Pitzer president decries motion to suspend Israel study abroad program

Pitzer College Council hosted a meeting Nov. 29 to discuss whether to suspend Pitzer’s study abroad program at the University of Haifa in Israel. (Chloe Ortiz • The Student Life)

Suspending Pitzer College’s study abroad program with the University of Haifa in Israel would be a “major blow” to the college, Pitzer President Melvin Oliver said in a Pitzer College Council meeting Nov. 29. The Council, a student and faculty governance board, is expected to vote on the motion at its next meeting next semester.

According to the bylaws of the Council, the vote will be taken as a recommendation to the president of the college, who will make the final decision on whether to suspend the study abroad program. Historically, these decisions are usually aligned with the recommendation, according to Pitzer Student Senate member Isaiah Kramer PZ ’20.

The Council’s discussion followed a Nov. 8 Pitzer faculty meeting vote, in which two motions encouraging the college to boycott Israeli products and the study abroad program were adopted. The second motion was later reviewed by the Faculty Executive Committee, which decided to bring it before the College Council for discussion due to contradictions over which committee was supposed to handle the study abroad motion.

The motion calls for a suspension of the University of Haifa program until “the Israeli state ends its restrictions on entry to Israel based on ancestry and/or political speech,” and ends discrimination in granting visas to exchange students at Palestinian versus Israeli universities, according to a Claremont Students for Justice in Palestine (SJP) blog post.

“Why would we not suspend our program with China? Or take our longest standing program in Nepal where the Pitzer in Nepal program has been run for over 40 years. During that time they have had a bloody civil war that killed 19,000 people. Why Israel?” 

Pitzer College President Melvin Oliver

Oliver opened the discussion with a speech opposing the faculty motion, saying it would provide “paltry support for Palestinian rights” and would “foolishly alienate a large population” of the school’s community.

Anthropology professor Dan Segal, who brought forward both motions at the faculty meeting, disagreed.

Segal, a faculty representative on Pitzer’s Study Abroad and International Programs Committee, said Palestinian responses to the motion were “overwhelmingly positive” and that “Palestinians don’t agree with President Oliver that this is paltry support.”

“[The suspension of the Haifa program] is in fact completely necessary given Pitzer’s stated commitment to social justice,” Segal said. “Right now is when it is controversial, right now is when it will have the most impact, and doing the right thing is often hard.”

Oliver argued against singling out the Haifa study abroad program from others.

“Why would we not suspend our program with China? Or take our longest standing program in Nepal where the Pitzer in Nepal program has been run for over 40 years. During that time they have had a bloody civil war that killed 19,000 people,” Oliver asked. “Why Israel?”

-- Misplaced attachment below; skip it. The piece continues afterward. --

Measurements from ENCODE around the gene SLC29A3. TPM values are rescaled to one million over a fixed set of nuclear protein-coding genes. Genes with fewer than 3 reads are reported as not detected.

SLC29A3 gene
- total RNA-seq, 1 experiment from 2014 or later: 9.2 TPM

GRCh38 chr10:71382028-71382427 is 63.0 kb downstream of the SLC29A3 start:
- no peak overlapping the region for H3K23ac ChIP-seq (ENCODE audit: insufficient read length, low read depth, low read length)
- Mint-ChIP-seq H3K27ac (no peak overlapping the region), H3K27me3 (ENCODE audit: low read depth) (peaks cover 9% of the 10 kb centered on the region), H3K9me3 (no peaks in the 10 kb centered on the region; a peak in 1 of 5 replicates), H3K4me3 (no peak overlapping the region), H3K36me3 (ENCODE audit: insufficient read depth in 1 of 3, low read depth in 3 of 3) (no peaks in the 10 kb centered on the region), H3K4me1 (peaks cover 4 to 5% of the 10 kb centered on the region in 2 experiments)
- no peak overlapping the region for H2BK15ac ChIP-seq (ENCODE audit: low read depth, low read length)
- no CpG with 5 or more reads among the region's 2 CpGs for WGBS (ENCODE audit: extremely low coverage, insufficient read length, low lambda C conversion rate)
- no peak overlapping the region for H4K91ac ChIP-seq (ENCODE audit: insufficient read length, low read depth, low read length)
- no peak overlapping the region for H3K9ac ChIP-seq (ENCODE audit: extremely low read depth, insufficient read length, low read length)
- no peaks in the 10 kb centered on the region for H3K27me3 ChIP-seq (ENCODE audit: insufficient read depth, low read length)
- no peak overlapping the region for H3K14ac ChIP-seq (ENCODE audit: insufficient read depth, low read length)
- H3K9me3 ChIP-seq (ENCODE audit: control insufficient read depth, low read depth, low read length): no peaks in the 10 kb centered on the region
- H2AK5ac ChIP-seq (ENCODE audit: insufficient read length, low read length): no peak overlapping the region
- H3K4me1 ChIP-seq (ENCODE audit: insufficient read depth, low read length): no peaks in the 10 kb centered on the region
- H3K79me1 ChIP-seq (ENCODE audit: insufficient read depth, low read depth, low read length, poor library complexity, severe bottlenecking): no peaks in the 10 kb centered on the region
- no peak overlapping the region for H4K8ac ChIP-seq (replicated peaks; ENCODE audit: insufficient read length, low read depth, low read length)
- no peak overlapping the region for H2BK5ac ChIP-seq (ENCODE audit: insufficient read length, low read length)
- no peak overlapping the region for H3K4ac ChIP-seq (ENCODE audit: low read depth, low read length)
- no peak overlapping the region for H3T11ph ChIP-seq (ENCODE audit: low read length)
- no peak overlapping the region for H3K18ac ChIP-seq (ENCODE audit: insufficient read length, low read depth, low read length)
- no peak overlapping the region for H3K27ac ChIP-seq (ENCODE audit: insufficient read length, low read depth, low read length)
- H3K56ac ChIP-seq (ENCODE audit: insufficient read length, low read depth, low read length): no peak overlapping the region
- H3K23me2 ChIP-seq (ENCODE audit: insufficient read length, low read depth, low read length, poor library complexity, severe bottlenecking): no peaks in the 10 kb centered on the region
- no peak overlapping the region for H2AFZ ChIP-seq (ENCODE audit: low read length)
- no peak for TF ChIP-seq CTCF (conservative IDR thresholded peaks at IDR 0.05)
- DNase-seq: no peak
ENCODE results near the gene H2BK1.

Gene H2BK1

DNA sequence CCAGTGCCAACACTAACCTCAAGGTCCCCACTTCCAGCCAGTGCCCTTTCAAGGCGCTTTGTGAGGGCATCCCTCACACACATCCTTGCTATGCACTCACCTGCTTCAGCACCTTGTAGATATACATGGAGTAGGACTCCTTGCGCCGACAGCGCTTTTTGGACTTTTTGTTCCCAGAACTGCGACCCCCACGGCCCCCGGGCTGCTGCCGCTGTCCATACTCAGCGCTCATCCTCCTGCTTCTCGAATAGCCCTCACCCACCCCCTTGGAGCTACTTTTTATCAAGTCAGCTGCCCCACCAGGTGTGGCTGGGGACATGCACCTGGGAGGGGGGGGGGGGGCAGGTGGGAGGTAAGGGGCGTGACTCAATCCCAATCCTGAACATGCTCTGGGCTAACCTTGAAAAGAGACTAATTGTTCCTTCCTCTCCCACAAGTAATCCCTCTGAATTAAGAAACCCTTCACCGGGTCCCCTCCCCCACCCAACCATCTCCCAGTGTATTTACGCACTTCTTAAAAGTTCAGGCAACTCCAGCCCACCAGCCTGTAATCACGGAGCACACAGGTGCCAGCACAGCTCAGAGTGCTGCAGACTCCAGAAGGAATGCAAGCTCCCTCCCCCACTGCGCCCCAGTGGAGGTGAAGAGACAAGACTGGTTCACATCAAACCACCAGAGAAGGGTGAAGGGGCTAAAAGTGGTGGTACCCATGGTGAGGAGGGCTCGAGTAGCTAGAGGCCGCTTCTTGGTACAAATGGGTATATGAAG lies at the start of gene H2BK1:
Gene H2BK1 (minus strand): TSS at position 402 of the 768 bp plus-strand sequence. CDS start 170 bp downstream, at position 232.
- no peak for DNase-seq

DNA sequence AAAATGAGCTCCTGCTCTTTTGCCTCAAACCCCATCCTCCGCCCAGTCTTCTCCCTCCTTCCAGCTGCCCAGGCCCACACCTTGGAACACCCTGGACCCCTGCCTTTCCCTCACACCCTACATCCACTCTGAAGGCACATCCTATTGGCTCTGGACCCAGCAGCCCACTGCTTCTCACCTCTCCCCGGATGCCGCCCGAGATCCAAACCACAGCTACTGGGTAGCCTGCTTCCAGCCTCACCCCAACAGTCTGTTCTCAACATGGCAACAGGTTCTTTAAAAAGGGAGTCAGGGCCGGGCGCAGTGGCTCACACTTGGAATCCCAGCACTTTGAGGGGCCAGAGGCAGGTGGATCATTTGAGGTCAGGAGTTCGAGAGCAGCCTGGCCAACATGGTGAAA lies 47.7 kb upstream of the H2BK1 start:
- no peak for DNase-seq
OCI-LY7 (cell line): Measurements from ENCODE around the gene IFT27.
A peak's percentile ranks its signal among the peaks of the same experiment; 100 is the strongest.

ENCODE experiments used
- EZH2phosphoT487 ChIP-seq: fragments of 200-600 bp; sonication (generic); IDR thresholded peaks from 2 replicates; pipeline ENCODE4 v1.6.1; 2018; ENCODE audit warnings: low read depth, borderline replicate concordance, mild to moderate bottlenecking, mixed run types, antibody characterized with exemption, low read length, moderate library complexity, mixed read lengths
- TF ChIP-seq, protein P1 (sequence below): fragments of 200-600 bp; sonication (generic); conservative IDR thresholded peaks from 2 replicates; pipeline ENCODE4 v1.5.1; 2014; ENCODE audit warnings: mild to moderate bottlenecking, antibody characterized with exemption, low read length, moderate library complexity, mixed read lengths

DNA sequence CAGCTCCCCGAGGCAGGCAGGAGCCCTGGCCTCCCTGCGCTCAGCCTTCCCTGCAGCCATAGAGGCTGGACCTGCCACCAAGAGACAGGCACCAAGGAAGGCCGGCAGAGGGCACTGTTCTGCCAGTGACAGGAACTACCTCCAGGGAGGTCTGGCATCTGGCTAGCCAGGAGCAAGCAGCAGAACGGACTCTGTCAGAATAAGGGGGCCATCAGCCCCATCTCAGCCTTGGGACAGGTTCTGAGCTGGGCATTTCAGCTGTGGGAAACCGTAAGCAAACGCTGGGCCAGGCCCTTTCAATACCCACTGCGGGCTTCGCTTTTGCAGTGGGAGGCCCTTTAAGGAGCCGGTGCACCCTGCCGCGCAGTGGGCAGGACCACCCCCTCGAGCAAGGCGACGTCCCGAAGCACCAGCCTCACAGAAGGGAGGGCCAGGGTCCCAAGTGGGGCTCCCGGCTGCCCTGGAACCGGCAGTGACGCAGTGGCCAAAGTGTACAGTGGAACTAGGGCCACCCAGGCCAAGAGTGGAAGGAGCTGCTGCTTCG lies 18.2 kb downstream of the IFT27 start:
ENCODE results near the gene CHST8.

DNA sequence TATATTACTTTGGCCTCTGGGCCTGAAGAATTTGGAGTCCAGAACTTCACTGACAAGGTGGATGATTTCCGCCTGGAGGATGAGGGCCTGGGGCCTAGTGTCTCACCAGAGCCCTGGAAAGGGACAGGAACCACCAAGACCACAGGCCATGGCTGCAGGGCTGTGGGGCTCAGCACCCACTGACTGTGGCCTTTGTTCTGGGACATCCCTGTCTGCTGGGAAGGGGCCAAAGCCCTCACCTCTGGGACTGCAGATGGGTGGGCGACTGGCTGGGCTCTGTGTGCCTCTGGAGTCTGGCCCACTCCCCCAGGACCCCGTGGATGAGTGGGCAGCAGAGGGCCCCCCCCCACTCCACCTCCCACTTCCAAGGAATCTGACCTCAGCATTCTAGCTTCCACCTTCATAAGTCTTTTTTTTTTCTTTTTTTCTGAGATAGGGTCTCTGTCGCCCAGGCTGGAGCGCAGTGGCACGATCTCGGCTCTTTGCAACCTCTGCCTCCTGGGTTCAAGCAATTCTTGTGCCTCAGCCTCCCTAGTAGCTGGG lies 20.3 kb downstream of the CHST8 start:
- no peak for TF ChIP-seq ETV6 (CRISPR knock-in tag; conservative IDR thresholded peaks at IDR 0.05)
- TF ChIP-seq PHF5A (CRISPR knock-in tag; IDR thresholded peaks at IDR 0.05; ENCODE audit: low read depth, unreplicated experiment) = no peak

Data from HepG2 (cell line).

Kramer and Claire Wengrod PZ ’19 are two of the Pitzer Student Senate members who proposed a resolution condemning the faculty’s motion to suspend the program. The resolution, which failed to pass an official vote without quorum present in a Nov. 18 Senate meeting, will face a revote in the upcoming meeting Dec. 2.

“The Pitzer College Student Senate denounces the Faculty’s desire to suspend the study abroad program at the University of Haifa and the Faculty’s decision to act unilaterally without regard to Student Voice, which constitutes an abuse of power and rebuke of Pitzer’s tradition of shared governance,” the resolution states.

In an email sent to Segal as well as numerous students, faculty, and staff, Kramer wrote, “I have a career after Pitzer College, and I do not want to be handcuffed to your anti-Israel political agenda.”

Kramer said the faculty meeting was “very controversial,” and that half the faculty had left before the study abroad motion was introduced, which occurred past the scheduled duration of the meeting.

In an email to the student body, Pitzer Student Senate also said the resolution “eliminates student learning opportunities.”

Lea Kayali PO ’19, a member of SJP, studied for three months on a tourist visa in the West Bank, but was unable to receive a student visa or legal credits for her studies.

“That language [of the Student Senate resolution] when I read it felt, put blatantly, pretty dishonest,” Kayali said. “Students that are trying to study in Palestine, students of Palestinian backgrounds, students that hold passports in many different Arab states — all of those students already are being denied equal opportunity of education.”

In a statement to Haaretz, the University of Haifa said “while we support the values of freedom of speech and academic freedom, we oppose the BDS movement against Israel as well as boycotts targeting any individual or institution on the basis of nationality, ethnicity, religion, race, gender, or other discriminatory factor.”

In fact, the university said Israel’s commitment to an open and inclusive society “is no more evident than on the University of Haifa campus.”

All four of the other Claremont Colleges currently have study abroad programs in Israel, according to their study abroad websites. All schools but Pomona College partner directly with the University of Haifa.

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